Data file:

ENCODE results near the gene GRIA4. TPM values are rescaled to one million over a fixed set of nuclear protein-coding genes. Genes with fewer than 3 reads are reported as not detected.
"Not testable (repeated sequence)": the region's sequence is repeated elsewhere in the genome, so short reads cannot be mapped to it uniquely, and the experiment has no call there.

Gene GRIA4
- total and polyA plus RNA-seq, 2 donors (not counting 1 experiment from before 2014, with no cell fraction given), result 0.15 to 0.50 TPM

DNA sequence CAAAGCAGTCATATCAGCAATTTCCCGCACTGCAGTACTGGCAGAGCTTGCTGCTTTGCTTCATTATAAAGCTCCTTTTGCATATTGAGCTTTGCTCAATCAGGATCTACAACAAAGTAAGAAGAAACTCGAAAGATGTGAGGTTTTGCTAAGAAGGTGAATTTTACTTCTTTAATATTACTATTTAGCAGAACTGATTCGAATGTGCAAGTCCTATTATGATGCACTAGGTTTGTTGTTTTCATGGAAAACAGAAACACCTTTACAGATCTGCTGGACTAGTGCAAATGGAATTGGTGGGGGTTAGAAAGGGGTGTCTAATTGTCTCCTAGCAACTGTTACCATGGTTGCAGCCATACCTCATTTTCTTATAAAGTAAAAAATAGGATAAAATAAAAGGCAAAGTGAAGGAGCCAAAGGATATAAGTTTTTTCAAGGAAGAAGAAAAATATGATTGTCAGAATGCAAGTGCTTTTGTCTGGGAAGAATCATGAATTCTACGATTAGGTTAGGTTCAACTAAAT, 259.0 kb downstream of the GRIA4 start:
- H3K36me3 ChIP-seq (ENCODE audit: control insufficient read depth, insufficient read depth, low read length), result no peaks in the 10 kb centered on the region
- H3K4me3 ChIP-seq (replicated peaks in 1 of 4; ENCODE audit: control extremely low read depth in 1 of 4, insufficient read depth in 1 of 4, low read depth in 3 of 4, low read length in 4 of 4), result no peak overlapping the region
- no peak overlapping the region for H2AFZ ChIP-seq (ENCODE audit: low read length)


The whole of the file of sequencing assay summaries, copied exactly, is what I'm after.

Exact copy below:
ENCODE results near the gene GRIA4. TPM values are rescaled to one million over a fixed set of nuclear protein-coding genes. Genes with fewer than 3 reads are reported as not detected.
"Not testable (repeated sequence)": the region's sequence is repeated elsewhere in the genome, so short reads cannot be mapped to it uniquely, and the experiment has no call there.

Gene GRIA4
- total and polyA plus RNA-seq, 2 donors (not counting 1 experiment from before 2014, with no cell fraction given), result 0.15 to 0.50 TPM

DNA sequence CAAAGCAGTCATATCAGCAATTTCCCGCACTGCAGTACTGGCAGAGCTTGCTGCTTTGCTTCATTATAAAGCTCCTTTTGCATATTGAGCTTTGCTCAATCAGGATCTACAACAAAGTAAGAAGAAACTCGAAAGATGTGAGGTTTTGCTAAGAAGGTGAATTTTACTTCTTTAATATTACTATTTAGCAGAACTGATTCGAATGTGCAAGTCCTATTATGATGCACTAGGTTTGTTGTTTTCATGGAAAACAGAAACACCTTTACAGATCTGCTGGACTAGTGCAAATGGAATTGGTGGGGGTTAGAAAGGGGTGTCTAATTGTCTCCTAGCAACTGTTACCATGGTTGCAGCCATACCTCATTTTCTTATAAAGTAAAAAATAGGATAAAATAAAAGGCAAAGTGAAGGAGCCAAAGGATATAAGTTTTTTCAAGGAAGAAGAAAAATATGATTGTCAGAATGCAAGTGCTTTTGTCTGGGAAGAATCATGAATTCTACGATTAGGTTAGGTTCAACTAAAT, 259.0 kb downstream of the GRIA4 start:
- H3K36me3 ChIP-seq (ENCODE audit: control insufficient read depth, insufficient read depth, low read length), result no peaks in the 10 kb centered on the region
- H3K4me3 ChIP-seq (replicated peaks in 1 of 4; ENCODE audit: control extremely low read depth in 1 of 4, insufficient read depth in 1 of 4, low read depth in 3 of 4, low read length in 4 of 4), result no peak overlapping the region
- no peak overlapping the region for H2AFZ ChIP-seq (ENCODE audit: low read length)